Sunday, July 14
Today we embarked on a journey to Eigg, one of the small islands in the southern hebrides. We had spectacular weather for our ferry crossings from the port of Armadale on the Isle of Skye to Mallaig on the mainland of Scotland and from Mallaig to Eigg. In the western isles of Scotland, one is forced to grapple with a different sense of time and reality. Most things don’t run according to any particular routine or schedule, and modern conveniences tend to be scarce. The absence of modern conveniences is particularly evident on the Isle of Eigg, which is off the grid and relies on renewable energy sources, such as wind and solar power. The residents of Eigg purchased their island through a community buyout in 1997, and their approach to life on the island continues to be an experiment in sustainable development. We arrived at the pier on Eigg in the middle of the afternoon and were greeted by the manager of our accommodation, who transported our bags to where we were staying at the Glebe Barn. We could see the Glebe Barn on the horizon from the pier, and we reached it by walking about a mile on foot along the coast, over a fence, and through a series of fields. We spent our first day orienting ourselves to the island—as well as some of the practical realities associated with a more eco-friendly living space.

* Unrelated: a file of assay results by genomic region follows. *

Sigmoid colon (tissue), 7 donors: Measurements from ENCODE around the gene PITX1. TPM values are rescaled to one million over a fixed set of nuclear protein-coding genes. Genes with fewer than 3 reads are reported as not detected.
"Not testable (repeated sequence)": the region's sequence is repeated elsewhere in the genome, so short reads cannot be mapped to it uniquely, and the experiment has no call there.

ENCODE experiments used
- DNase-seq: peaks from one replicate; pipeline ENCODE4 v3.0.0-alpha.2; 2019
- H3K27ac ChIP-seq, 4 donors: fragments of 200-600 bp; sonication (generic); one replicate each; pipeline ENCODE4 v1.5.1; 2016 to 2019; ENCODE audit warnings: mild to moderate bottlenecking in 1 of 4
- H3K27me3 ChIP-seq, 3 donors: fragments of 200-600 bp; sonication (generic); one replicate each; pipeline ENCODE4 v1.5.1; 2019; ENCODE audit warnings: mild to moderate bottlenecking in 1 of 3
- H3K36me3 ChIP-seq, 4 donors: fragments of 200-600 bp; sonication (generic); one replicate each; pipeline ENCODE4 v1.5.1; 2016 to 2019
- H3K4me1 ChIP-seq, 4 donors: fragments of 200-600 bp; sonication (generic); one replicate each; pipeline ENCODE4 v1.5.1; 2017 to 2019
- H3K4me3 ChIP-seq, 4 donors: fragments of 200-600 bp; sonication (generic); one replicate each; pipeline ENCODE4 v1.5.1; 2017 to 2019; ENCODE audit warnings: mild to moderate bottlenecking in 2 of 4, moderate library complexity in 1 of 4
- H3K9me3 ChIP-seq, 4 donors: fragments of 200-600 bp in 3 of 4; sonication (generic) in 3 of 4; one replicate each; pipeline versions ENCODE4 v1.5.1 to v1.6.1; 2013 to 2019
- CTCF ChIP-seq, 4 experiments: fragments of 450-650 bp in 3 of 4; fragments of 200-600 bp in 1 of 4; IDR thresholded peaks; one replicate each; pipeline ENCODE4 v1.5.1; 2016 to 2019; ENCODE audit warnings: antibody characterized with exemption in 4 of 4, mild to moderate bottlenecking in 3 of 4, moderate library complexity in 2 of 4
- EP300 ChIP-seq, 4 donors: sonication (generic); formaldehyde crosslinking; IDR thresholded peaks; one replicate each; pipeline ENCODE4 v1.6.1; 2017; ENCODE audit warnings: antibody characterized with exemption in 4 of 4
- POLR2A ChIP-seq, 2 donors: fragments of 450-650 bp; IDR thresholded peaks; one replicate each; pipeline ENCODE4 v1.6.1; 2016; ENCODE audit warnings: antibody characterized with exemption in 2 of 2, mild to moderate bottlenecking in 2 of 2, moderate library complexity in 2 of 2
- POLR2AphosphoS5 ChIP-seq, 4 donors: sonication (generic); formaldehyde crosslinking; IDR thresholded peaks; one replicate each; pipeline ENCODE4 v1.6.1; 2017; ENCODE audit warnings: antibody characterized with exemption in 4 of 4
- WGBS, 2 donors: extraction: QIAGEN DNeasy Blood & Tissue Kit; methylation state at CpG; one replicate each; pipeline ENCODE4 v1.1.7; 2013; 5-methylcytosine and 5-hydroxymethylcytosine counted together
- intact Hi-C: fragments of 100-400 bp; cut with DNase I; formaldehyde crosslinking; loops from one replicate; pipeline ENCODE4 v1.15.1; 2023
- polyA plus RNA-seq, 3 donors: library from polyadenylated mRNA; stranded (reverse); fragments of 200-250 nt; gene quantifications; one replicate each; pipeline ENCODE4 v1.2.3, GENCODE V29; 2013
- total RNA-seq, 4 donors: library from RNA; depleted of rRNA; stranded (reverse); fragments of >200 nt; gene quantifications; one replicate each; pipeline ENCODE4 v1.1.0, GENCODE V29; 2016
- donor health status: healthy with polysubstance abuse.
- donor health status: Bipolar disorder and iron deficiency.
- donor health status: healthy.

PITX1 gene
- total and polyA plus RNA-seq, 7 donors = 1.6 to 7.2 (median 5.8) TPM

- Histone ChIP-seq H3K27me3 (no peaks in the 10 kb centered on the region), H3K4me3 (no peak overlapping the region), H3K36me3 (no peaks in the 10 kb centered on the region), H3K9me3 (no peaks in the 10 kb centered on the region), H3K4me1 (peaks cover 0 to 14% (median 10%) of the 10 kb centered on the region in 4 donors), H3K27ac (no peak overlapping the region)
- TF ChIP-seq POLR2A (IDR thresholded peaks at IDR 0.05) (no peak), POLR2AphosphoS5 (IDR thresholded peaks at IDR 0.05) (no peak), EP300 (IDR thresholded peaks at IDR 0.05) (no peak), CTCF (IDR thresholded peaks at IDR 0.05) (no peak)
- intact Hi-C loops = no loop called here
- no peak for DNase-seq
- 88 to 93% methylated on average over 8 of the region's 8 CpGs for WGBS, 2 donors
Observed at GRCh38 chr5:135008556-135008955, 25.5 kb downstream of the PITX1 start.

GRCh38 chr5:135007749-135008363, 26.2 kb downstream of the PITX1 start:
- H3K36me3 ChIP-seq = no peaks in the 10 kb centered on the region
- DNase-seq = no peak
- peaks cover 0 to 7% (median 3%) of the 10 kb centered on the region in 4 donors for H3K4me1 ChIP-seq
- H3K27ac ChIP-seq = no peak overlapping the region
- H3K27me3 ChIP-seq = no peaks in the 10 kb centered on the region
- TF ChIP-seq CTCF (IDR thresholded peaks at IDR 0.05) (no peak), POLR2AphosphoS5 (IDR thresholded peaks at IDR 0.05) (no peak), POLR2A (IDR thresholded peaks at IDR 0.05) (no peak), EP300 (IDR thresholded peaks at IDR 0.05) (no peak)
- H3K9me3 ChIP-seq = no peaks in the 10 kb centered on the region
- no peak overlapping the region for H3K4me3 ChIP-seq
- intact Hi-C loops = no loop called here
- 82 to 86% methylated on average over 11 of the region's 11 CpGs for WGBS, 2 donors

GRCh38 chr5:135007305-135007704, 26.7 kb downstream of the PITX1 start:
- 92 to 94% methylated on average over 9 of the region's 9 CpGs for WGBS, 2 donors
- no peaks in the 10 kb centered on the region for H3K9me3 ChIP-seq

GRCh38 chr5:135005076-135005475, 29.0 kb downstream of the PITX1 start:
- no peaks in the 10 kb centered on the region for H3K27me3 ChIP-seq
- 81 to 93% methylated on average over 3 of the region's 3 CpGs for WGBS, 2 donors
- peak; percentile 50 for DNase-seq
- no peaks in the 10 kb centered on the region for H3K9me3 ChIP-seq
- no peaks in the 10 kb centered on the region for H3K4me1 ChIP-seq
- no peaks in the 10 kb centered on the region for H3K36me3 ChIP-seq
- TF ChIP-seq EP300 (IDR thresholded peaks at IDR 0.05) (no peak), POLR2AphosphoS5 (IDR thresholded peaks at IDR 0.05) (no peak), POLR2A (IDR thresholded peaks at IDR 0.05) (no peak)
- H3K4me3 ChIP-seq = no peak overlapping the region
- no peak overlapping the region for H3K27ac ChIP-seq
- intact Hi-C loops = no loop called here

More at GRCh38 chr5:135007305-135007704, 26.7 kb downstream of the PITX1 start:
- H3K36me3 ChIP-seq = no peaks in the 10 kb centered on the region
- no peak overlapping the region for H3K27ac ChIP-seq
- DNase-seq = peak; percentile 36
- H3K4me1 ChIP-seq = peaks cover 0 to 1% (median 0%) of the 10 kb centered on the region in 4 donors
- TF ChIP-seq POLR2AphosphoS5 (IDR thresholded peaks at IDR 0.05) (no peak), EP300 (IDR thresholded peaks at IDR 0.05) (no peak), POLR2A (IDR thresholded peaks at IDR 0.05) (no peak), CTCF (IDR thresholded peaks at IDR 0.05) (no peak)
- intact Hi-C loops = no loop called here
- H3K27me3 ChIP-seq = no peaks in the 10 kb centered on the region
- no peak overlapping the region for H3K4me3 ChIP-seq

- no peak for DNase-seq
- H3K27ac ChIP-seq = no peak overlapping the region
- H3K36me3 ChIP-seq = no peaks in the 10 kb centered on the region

On the ferry to Eigg
From the front of the ferry with Eigg in the distance
The Glebe barn where we are staying on the island
Mariana, Bryce, and Sarah outside the Glebe
View out to the Pier from the Glebe